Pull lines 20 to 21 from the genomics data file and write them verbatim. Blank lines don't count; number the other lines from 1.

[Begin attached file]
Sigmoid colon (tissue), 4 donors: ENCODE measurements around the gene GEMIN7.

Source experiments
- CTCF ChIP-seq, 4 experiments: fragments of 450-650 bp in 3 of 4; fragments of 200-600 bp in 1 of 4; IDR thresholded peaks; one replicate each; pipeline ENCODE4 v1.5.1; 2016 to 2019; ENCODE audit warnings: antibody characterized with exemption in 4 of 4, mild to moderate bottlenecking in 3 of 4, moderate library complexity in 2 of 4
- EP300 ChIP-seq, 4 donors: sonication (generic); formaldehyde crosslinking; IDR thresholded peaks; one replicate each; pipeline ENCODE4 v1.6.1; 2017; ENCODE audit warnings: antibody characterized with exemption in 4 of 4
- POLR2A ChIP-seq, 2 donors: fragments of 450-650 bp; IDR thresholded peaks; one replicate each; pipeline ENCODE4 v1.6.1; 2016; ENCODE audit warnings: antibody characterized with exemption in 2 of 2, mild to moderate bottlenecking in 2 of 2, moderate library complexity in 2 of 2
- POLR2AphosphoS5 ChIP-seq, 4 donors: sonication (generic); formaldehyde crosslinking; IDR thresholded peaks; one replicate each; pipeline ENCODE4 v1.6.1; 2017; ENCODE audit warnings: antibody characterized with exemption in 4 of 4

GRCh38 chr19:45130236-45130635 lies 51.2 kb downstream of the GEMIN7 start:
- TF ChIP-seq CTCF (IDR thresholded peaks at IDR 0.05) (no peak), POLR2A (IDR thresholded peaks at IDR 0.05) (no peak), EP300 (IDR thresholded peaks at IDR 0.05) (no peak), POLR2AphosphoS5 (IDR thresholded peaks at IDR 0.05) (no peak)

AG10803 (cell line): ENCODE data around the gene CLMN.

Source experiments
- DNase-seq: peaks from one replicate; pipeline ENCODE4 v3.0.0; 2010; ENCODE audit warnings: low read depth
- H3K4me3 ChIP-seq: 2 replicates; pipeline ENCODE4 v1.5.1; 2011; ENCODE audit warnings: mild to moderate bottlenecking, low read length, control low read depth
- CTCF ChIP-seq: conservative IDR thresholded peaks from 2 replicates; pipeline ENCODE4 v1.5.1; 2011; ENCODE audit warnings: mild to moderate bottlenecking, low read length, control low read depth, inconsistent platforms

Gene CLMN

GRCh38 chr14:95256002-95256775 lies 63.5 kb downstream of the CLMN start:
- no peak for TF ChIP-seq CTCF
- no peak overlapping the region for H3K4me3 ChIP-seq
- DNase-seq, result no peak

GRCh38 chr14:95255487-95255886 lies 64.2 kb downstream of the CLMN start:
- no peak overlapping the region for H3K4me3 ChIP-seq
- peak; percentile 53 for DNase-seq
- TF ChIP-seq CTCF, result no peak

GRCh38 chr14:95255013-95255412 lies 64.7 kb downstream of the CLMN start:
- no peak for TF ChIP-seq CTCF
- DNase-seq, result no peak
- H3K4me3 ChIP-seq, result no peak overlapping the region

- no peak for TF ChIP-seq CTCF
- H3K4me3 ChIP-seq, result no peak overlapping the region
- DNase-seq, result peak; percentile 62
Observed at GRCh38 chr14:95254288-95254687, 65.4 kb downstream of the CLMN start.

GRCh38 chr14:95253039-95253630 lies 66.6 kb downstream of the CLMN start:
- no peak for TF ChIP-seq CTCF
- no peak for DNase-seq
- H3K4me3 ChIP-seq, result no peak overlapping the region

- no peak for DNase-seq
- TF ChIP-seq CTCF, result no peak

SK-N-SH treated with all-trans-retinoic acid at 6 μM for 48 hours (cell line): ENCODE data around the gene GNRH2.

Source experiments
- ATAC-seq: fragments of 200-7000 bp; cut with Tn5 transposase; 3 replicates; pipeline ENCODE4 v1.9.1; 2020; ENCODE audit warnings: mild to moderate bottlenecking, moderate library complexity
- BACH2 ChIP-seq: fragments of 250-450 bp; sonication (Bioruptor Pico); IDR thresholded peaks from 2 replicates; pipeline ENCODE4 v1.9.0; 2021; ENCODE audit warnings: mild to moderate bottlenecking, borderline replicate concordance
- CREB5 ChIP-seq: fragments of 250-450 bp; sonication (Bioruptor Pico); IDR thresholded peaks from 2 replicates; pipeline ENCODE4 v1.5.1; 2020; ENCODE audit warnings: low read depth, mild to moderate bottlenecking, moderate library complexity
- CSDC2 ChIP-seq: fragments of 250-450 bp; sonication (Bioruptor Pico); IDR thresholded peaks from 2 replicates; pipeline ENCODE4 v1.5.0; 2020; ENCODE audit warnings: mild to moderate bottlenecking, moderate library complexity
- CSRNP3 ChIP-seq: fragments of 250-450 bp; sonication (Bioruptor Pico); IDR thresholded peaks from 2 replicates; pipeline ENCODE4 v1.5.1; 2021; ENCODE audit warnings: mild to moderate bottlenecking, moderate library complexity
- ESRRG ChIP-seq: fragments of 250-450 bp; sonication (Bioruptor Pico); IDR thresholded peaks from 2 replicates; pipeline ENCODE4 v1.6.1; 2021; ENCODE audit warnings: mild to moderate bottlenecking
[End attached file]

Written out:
- no peak overlapping the region for H3K4me3 ChIP-seq
- peak; percentile 53 for DNase-seq